I’ve been ambivalent about writing a blog post for a while now. With FET #2 looming, I’m afraid of getting sucked into that mindset where I live and breathe infertility. Been there, done that. I don’t want to do it again.
If only it were that easy.
Early on, before I had the official diagnosis of infertility, I encountered the advice to “just relax.” The conventional wisdom boiled down to this: Don’t think about it. Have some drinks, chill, enjoy your time as a couple. Go on vacation. Don’t plan. It’ll happen when you aren’t even trying.
Obviously, this is terrible advice for those experiencing infertility. But, in defense of my friends and family, their advice really wasn’t that bad for a normal, fertile couple.
I would love to live my life according to the “just relax” mantra. It’s a pretty sweet deal. You mean, we can just go back to our normal, care-free existence, and still get pregnant in a year or so? Sign me up!
Infertility Demands Your Attention
“Stop trying so hard.”
This one-size-fits-all advice starts to lose its relevance once infertility is thrown into the mix. Infertility demands your attention.
When we were diagnosed with infertility, we entered into a bizarre world of uncertainty where statistics offer guidance but no guarantees. Every day, we try to balance the hope that the latest ART (assisted reproductive technology) will work, with the reality that no acronym (IVF, ICSI, PGD) can predict the ending to our story. After a point, it boils down to trial and error.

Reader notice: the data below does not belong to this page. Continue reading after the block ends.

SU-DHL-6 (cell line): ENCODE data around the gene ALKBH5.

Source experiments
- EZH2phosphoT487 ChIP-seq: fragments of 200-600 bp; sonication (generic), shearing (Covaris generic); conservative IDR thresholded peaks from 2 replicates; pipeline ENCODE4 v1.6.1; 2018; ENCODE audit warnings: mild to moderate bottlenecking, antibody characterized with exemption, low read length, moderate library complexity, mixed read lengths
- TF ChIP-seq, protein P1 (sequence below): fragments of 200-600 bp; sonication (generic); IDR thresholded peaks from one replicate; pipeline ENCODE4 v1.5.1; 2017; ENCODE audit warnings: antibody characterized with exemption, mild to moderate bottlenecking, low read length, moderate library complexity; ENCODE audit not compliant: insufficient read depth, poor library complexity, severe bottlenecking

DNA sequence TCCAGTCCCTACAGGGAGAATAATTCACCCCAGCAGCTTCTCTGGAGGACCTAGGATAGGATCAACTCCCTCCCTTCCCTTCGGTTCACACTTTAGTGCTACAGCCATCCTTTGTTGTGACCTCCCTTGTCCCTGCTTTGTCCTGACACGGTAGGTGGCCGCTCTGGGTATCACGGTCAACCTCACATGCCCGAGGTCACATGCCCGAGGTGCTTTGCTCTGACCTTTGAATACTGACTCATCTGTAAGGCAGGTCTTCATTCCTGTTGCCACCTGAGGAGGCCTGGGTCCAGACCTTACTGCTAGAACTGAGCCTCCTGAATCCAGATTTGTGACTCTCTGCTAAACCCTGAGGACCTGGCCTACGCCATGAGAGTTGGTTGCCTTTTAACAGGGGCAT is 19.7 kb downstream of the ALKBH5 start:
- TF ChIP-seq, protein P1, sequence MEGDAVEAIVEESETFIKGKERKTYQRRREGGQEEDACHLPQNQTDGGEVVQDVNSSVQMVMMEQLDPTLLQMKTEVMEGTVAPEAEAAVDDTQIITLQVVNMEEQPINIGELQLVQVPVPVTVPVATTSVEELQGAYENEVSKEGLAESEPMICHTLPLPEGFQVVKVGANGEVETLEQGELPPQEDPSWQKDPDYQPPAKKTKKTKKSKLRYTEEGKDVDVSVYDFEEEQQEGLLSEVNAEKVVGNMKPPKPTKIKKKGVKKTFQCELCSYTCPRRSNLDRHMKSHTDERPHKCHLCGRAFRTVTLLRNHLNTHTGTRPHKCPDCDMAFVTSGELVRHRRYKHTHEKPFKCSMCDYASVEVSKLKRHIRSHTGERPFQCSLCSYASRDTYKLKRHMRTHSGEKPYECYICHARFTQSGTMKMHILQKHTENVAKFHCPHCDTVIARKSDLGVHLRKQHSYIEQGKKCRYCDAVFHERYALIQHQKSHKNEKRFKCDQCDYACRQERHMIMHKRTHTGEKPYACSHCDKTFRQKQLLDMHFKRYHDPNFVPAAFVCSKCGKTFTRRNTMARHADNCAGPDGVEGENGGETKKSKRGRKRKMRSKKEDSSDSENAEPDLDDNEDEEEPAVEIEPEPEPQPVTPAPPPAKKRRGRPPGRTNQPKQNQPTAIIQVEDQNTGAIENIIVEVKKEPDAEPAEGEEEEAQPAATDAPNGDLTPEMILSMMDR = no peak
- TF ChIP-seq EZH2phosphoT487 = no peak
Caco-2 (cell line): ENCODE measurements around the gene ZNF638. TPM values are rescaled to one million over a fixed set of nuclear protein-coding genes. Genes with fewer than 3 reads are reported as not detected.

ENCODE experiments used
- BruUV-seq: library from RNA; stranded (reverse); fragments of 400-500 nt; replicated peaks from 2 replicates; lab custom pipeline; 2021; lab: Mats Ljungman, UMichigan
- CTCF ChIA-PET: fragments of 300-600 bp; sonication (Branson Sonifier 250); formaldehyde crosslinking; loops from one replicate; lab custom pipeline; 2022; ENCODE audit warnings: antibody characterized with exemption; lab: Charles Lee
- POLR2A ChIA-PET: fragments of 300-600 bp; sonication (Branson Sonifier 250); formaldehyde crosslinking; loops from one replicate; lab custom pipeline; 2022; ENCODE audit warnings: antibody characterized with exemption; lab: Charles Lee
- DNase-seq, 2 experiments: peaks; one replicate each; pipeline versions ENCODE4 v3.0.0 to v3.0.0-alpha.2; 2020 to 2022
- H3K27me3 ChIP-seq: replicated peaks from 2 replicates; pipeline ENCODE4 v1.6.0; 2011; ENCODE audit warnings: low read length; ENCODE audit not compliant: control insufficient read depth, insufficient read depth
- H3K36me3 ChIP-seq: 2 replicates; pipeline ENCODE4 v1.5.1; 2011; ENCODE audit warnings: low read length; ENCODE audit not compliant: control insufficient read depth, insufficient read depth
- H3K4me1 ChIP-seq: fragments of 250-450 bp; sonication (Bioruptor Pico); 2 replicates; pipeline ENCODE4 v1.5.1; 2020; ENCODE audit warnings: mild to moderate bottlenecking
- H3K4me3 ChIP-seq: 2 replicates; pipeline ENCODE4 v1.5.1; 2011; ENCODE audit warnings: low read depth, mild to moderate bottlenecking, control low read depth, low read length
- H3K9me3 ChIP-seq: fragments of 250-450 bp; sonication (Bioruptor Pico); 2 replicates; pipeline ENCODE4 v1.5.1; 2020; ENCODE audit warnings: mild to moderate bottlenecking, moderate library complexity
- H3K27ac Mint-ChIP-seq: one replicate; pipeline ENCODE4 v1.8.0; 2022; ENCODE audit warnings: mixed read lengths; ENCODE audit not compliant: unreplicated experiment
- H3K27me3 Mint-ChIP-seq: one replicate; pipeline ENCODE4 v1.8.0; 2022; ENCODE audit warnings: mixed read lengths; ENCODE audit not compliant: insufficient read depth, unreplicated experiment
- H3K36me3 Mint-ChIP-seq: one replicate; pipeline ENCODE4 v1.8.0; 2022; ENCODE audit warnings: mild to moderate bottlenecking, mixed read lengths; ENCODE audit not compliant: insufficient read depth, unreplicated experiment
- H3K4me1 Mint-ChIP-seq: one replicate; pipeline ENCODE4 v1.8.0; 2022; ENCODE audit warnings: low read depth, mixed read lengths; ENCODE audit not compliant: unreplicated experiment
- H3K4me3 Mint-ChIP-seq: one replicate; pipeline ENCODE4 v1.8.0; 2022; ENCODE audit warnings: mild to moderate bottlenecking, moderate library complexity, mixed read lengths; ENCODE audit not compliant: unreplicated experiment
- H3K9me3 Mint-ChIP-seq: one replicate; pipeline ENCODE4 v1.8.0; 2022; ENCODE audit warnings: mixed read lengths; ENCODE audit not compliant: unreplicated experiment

Despite this, we have to move forward. And moving forward often means making too many decisions with too little information.
- Should we spend $4,000+ to have our embryos genetically tested? Will this decrease our chances of having another miscarriage?
- What if the miscarriage was caused by my screwy body and not a chromosomal abnormality?
- In that case, is it better to save $4,000 toward adoption?
- How can we afford adoption?
- Do I have the emotional grit to withstand more failed cycles or miscarriages until we choose the”right” embryo?
Moving forward also means hard work. It’s difficult to stay detached and unemotional when you find yourself…
- waking up at 4:30 AM to get blood work and ultrasounds
- giving yourself daily injections & taking a ton of pills
- waiting for the nurse to call when you’re at work and not knowing if today’s voicemail will be neutral, hopeful, or devastating.
- spending hours on hold with the insurance company
- scheduling an endless line of saline sonograms & minor uterine surgeries
That’s just the tip of the iceberg. Alex and I are lucky enough to have embryos in the freezer and insurance coverage for infertility. I would imagine that list only becomes more complex for the many couples who are not as lucky.
Crawling Across the Dessert
The winter that I was diagnosed with infertility, I was kind of obsessed with Joanna Newsom’s song, Only Skin. As with everything Joanna Newsom writes, the lyrics are lengthy and cryptic. Despite having no fucking clue what the song was actually about, I latched on to one line at the end of the song:
but I’m starving and freezing in my measly old bed
then I’ll crawl across the salt flats to stroke your sweet head
come across the desert with no shoes on
I love you truly, or I love no-one
Dramatic, I know. Penchant for drama aside, though, the imagery of crawling across the desert resonated with me. If my second year of infertility had a theme song, this would be it.